On February 3, 2012, I wrote about three sustainable picks for laid-back dividend investing. The companies covered were:
I was looking for high dividend yield companies, operating in different sectors, which have sustainability of dividends.
I had Vector Group on my watchlist for quite some time and I felt comfortable with its constant quarterly dividend. True, its dividends have been sustained. Unfortunately, as user jdh44 makes clear with his comments, I fear those dividends are not sustainable. Oops.
I frantically looked for and then perused VGR's last Annual Report (2010), lest someone would actually buy some stock out of my previous article positive remarks.
On a positive note, Vector Group is a money-making company. From 2010 Annual Report:
Vector Group had a strong year in 2010, fueled by a growing tobacco segment and an improving real estateOn a negative note, there are:
segment. We continued to reap rewards from the strategic investment in our Pyramid brand. Our Liggett tobacco
business ended the year with 4.1% of the retail U.S. cigarette market, marking Liggett's highest market share in
25 years. We also saw positive signs in a still challenging, but improving, real estate market as our 50%-owned
Douglas Elliman real estate business generated record operating profit in 2010.
- In the United States, tobacco products are subject to substantial and increasing legislation, regulation and
taxation, which has a negative effect on revenue and profitability.
- Cash interest expense of approximately $82.6 million and dividends on our outstanding common shares (currently at an annual rate of approximately $117 million) vs. 2010 operating income of $111.3 million.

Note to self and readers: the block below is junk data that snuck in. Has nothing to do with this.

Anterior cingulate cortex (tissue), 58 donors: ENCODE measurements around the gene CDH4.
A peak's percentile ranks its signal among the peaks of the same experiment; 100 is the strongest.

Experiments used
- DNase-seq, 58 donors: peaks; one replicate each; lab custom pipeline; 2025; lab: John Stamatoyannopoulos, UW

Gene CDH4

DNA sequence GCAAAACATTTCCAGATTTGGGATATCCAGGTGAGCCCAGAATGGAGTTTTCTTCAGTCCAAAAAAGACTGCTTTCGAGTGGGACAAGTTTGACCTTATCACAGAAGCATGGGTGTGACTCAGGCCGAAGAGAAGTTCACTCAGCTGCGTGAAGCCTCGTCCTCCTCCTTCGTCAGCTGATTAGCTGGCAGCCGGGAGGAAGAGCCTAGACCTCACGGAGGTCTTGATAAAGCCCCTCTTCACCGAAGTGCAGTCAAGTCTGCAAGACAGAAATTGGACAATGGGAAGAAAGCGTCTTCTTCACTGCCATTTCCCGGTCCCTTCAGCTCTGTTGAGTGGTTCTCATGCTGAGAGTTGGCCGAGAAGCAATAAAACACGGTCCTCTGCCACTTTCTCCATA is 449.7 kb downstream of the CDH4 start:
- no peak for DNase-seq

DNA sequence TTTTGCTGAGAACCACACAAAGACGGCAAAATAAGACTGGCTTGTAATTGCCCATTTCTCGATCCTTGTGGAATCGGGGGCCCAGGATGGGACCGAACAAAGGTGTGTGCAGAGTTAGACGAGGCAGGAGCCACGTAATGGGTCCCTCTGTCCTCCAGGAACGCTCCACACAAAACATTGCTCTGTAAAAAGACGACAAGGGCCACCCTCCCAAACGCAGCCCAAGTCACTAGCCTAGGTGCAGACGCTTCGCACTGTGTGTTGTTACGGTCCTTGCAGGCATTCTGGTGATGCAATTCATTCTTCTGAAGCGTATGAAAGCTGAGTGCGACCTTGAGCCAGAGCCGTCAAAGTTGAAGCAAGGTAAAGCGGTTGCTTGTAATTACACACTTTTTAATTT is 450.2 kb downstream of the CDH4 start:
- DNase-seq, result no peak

- Stockholders' equity is a negative -$46,234 million.
- VGR is distributing more money than it makes. Data from the aforementioned annual report: Net income applicable to common shares was $ 0.71, while cash distributions declared per common
share was $ 1.54.
What I found out is that cash flow is positive, but cash comes from proceeds from issuance of debt.
What's in VRG's future? As far as I know, since it is a profitable company, a demise is not in order. They have to pay off their debt, though. A dividend cut - in half - looks now likely to me. VGR will then still be a dividend-paying company but its yield would not be high at current market prices.
To sum up: Vector Group pays out in dividends more than it earns. It is a conglomerate with tobacco as well as real estate businesses. It is a holding company which relies on payments from subsidiaries to pay its dividend. It's got a big debt load so it devotes quite a big chunk of gross earnings into interest payments. On the face of the latest annual report available, if one subtracts issuance of debt from cash flow, cash flow is negative.
True to my opening statement (see my previous Seeking Alpha article), laid-back dividend investing means that I don't want to spend too much time researching dividend-paying companies. This is my attitude with regard to high-yield dividend investing. If a company is too difficult to understand, then I leave it alone. And that's exactly what I should have done with VGR.
Disclosure: I have no positions in any stocks mentioned, and no plans to initiate any positions within the next 72 hours.